DHT22 Humidity datalogger

There is a large cellar where I could store unused items and documents, but the catch is the humidity there. It is a root cellar near a small brook and the humidity varies between 75% up to 90%.
Archived material should never be exposed to humidity greater than 65%, therefore I have to isolate all documents in boxes from the air of the cellar. But are this boxes safe? Do they keep the humidity away from the documents – even for years?
To have a look into the box environment, I need a data logger. It would be simple to buy one, but much more fun to build one. So a new project is born: I call it the “Data Logger” project.
There are a few phases to realize this project:

  • Prototype (done)
  • Simple Version (in work)
  • Deluxe Version with Display and Case

The Prototype

For the prototype I used a large solder less breadboard from 3M. There I actually just tested the components for the simple version, especially if the protocols are working and if I can use them in the way intended. I will keep this section short and explain everything in detail in the next section. Just to remind you, I tested everything on a breadboard before I soldered the components to a strip board.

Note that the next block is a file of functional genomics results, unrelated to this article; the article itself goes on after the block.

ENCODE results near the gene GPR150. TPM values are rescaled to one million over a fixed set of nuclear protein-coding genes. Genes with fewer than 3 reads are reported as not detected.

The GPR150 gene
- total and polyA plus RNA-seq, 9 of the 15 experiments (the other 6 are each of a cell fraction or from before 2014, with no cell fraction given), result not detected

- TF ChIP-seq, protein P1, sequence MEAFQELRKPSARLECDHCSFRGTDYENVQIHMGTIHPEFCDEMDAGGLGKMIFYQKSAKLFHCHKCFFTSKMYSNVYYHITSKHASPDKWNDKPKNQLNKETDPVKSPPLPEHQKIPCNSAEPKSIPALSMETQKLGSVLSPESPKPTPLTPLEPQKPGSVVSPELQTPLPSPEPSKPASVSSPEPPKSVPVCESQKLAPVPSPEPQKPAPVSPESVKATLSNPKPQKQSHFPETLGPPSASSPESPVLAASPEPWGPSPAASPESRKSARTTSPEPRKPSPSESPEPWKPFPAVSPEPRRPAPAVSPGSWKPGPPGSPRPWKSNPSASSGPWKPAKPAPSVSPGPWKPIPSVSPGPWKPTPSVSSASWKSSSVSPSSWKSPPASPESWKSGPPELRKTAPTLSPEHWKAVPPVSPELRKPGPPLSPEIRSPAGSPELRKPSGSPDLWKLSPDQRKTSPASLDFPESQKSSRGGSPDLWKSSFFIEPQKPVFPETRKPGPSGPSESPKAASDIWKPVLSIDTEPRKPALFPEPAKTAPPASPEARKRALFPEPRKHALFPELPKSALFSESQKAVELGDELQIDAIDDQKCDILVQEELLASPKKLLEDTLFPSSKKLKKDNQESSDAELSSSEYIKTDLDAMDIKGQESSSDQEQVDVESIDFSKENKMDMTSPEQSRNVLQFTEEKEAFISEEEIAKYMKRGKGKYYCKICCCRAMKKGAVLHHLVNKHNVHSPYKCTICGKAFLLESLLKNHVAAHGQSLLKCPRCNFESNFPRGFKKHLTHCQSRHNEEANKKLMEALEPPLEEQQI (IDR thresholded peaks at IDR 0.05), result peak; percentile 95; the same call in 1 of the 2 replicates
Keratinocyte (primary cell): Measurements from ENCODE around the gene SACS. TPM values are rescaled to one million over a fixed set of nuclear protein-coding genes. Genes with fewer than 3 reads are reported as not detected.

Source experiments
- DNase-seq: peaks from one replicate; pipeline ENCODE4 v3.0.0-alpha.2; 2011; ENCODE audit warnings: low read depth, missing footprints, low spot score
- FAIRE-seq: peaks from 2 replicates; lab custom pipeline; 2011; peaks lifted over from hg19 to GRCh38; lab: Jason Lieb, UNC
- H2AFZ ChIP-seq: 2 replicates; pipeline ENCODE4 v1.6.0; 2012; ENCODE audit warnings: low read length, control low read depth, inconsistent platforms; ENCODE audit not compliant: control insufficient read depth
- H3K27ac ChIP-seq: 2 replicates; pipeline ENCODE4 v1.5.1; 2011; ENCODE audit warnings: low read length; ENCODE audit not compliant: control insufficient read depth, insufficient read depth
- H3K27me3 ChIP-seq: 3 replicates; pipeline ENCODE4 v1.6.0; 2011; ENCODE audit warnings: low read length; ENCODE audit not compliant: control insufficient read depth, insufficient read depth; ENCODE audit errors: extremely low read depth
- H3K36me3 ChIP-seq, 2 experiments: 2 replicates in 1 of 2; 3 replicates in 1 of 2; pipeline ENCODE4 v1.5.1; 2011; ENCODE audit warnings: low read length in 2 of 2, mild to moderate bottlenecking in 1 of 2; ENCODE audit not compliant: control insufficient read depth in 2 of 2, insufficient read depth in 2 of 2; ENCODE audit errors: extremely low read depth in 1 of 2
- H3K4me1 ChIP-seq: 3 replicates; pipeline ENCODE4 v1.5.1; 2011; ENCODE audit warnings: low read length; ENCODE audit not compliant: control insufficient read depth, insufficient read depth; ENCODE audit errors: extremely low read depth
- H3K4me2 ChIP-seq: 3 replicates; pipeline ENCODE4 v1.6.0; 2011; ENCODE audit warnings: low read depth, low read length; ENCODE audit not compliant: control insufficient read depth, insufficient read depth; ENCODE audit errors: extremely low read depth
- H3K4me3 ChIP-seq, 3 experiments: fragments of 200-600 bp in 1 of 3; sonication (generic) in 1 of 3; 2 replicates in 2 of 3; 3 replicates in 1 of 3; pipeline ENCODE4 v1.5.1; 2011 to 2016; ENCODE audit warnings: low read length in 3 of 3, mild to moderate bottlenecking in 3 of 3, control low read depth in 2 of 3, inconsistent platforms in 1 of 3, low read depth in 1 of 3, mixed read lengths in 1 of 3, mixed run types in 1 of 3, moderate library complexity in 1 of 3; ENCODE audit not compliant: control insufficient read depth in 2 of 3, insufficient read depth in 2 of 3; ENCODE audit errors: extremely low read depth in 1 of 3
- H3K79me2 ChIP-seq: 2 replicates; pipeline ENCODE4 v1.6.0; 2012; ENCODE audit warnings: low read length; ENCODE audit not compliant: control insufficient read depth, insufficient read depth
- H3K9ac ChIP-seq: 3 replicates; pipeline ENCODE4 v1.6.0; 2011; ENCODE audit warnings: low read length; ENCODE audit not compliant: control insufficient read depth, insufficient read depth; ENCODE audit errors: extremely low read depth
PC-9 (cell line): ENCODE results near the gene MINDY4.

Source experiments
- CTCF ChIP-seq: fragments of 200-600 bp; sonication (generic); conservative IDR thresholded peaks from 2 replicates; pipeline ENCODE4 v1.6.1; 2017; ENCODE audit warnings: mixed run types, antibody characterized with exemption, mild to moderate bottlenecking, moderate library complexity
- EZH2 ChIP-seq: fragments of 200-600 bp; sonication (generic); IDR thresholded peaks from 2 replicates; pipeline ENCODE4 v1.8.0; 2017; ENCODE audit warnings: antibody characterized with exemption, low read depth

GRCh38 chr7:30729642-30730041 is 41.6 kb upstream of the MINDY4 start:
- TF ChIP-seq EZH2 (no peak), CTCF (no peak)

DHT22 Humidity datalogger

Parts of The Simple Version

The simple version should be a data logger which automatically starts logging temperature and humidity values it it is powered on. Using a small switch, I can select between logging, reading and erase. In the reading mode, the logger will send all logged values to the serial interface.
Because I need quick results, I will build the whole device using components from Adafruit. Here a list of components I will use for the simple version of the data logger:

These components have an excellent quality. The price today for all the components above is $97. You can buy a similar data logger for approximate $80, e.g. the RHT10 from Extech. Just to make clear this project is more for fun. If you need a cheap solution, better buy a cheap one from Amazon.

There are other components I use which should be available in every electronic lab:

  • Strip board
  • Wires
  • Pin Headers
  • Crimps and Crimp Sockets
  • Switches, DIP Switches, etc.

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